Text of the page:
on walking #2

Earlier this month I went for a walk with my wife and our dog. We walked in Benthall Woods – a small woodland area on the edge of the Severn Gorge. The woods are peppered with the remains of limestone quarries worked in the 18th & 19th centuries. Paths snake through the trees, dropping sharply, rising steeply. You suddenly find yourself on the lip of a precipice, staring down into a ruined quarry. It is a beautiful and fascinating place. One where Nature has been torn into by Man. Ripped and scarred in the search for mineral wealth. That is what Industrial Man does. Then the years pass and Nature returns, recovers, heals. Makes the wounds into something alive and lovely. That is what Nature does. Walking around this place you realise that, actually, Nature is there all the time. Man is a part of Nature. Man’s wounds and blunders are Nature too. There is green even in the greyest night.IMAG0876

Holly loves woods. Woods are a playground for dogs. She tears about in wild ecstacy. Exploring.P1010959

Before the walk, Jo and I had been arguing. Not really about anything in particular. More about our frustration with each other. We are very different people. Jo is Fire Speed Action. I am Cool Slow Reflection. We compliment each other. We support each other. We challenge each other. We drive each other crazy. And when we do, we go for a walk.

We get outside. Outside helps. Provides space. Space to think. Inside, thinking gets bogged down. Goes around in circles. Loses energy. Outside, thinking can free range better. The sun and the wind and the rain and the trees. All provide energy.

We get moving. Movement helps. Walking in particular helps. Something about the rhythm of walking. It seems to help release the road blocks in the brain.

And as we walk, we talk. Walk and talk. Talk and walk. The longer we walk, the easier the words come. The gentle, steady motion of walking soothes and steadies the mind. Gradually, problems are solved, differences reconciled, frustrations melt away. We walk and talk. Friends again. I am very lucky to be married to my best friend. Sometimes I forget that. In order to remember all we have to do is take a walk. It is what we do. It is what we have always done.

I have always found it easier to think when I am outside walking. Inside, it is too easy for ideas to get stuck in a loop. Feeding back on themselves. Unable to grow and develop. My Parkinson’s has made this worse. I find in hard to concentrate. I am easily distracted. I understand why Jo gets frustrated with me. I get frustrated with myself.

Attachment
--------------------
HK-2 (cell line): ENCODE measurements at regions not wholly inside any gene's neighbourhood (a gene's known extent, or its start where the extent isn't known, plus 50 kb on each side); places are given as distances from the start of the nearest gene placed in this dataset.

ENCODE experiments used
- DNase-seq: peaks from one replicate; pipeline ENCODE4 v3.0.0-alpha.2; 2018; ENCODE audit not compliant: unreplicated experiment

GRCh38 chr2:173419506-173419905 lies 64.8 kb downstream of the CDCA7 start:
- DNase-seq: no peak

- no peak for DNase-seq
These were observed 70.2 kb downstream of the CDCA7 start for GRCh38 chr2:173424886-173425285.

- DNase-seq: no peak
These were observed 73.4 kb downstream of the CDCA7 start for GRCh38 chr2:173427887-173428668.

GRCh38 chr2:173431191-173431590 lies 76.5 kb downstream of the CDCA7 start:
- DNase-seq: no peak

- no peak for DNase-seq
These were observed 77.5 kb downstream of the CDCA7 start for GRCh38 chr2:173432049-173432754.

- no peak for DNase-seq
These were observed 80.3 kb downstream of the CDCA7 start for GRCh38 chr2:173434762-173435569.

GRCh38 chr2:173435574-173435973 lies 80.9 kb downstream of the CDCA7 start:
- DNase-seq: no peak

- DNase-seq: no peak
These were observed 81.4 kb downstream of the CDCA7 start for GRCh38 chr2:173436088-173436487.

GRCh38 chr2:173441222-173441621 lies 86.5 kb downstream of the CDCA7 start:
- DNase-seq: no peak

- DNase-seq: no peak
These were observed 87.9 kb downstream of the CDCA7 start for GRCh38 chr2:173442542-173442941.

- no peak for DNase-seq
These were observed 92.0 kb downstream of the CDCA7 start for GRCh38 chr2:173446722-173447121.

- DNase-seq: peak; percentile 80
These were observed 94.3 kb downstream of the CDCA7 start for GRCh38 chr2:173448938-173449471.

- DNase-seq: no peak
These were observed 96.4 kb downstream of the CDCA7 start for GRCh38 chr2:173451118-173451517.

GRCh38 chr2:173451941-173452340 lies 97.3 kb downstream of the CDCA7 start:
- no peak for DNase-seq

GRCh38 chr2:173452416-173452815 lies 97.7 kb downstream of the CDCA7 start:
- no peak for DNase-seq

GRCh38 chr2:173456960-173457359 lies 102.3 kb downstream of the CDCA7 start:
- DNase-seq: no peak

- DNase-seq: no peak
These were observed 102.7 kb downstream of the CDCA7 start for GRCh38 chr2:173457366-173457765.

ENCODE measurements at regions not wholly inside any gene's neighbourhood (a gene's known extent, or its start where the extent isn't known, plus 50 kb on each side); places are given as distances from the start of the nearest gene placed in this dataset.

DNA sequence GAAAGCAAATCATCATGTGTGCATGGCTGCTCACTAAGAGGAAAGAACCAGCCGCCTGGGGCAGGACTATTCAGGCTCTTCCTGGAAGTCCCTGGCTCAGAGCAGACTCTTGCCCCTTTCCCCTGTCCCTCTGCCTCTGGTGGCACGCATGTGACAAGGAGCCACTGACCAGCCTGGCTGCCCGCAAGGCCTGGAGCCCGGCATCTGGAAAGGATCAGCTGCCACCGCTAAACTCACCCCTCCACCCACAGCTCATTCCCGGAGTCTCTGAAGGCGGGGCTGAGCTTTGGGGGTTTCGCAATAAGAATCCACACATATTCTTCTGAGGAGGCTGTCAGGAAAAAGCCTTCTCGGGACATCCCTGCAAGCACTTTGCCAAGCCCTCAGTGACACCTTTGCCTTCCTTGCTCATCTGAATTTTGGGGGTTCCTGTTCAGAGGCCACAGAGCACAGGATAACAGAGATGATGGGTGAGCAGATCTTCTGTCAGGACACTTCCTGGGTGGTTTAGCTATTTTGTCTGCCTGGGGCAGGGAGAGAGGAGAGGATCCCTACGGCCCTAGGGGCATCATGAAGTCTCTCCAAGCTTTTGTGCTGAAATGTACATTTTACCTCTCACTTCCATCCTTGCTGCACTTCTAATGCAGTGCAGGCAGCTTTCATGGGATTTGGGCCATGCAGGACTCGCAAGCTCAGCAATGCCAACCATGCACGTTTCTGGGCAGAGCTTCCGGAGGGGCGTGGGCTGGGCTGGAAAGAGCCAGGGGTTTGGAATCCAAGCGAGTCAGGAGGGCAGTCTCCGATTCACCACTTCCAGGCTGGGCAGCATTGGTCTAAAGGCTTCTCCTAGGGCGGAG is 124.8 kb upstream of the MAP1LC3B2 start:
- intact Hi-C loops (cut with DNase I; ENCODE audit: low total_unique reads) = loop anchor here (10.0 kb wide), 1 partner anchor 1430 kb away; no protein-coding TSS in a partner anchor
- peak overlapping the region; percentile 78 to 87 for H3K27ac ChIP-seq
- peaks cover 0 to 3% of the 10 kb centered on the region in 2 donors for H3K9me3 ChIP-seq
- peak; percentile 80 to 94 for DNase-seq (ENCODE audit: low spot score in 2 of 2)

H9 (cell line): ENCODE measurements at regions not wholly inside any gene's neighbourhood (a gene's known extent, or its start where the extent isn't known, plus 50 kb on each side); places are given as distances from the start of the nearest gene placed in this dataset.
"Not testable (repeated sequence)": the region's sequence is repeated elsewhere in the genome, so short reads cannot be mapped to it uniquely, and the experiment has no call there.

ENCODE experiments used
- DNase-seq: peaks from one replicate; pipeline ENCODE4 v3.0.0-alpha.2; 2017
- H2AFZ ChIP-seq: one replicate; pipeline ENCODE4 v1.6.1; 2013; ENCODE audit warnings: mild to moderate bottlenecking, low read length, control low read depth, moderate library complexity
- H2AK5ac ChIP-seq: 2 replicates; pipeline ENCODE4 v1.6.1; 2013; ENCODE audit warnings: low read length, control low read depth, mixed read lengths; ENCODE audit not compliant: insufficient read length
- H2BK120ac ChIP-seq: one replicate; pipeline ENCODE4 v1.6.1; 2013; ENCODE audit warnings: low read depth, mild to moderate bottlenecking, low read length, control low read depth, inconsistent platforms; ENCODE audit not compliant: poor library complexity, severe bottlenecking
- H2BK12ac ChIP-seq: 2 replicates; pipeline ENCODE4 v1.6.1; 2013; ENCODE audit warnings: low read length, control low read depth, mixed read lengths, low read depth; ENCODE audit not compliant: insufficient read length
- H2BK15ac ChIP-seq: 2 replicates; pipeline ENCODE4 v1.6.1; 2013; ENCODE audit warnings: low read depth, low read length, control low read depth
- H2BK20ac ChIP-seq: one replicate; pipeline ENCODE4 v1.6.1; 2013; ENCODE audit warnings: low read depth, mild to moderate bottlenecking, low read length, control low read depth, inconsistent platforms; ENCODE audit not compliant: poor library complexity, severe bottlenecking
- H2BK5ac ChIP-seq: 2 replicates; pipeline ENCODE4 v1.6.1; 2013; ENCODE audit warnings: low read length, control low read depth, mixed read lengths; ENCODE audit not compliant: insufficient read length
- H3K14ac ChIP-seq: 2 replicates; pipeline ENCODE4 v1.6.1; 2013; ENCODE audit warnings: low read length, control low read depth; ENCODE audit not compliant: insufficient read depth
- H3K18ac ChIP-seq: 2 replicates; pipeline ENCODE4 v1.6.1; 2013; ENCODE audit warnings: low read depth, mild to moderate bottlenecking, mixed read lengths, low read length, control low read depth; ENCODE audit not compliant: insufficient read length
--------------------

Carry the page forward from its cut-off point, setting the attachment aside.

This week I will be walking a lot. Jo is away, trekking in Peru. Usually, Jo and I share the dog walking duties. We share according to our commitments each day. If I have a morning tai chi class to teach, Jo does the morning walk. Then I do the afternoon. If Jo has a morning treatment to do (she is a shiatsu practitioner), we swop. The best walks are when we are both free and the whole pack walks together. They are when we dream and plan. The steady rhythm of walking encourages the flow of ideas. For me, creativity is somehow tightly bound to movement. When I eventually sit down to write, it is not then a matter of coming up with new ideas – just a process of figuring out the best order to lay them out. The ideas are all there already – gathered whilst walking. I could not just sit down with a blank piece of paper and come up with ideas. I need to move. I guess that was why I was a Drama teacher – it was always more natural to me to create whilst on my feet, moving.

So, whilst Jo is away in Peru. Walking the Inca Trail to Machu Pichu. Raising money for Parkinson’s UK. I will be walking the dog. Thinking. And writing.

P1010957This morning was beautiful. Blue skies and sunshine. Still a chill wind and a touch of ground frost, but Spring is fully with us now. I love this time of year. Life is straining at the leash and it’s so exciting. Suddenly everything is green for GO. The woods are heavy with the smell of wild garlic. The trees are laden with blossom. Blue bells line the side of the wooded path up Windmill Hill. Holly and I walk to the top and we both stand in wonder listening to the cacophony of birdsong. I wish I knew all the songs we were hearing. Wish I could identify each singer. But I cannot. Still, any idiot that takes time to listen can tell that there is a hell of a lot going on. All that song shouting, “I’m here. I’m alive. Hear me!” Later, Holly chases the pair of geese honking low and loud across the field and above our heads. Best of all, the swallows are back. Each year they nest in a brick shed in our garden. Each year they return. Each yIMAG0986ear they make that awesome journey all the way from Africa to our house. Our house! What a privilege it is to provide them with shelter. To watch their determined progress from bedraggled arrival looking exhausted and half dead. To gradual feeding up and return to glossy health. Then to nest building. Then the feeding. Then the fledging. Of one brood. Then another. Sometimes three – though we always worry that the third batch is too late. Not enough time before Winter comes. As it always does. And they leave. And we wait for them to return again. To signal that, despite everything, all is well. The world is still spinning. The seasons are still turning. The swallowIMAG0983s are here. All is well.

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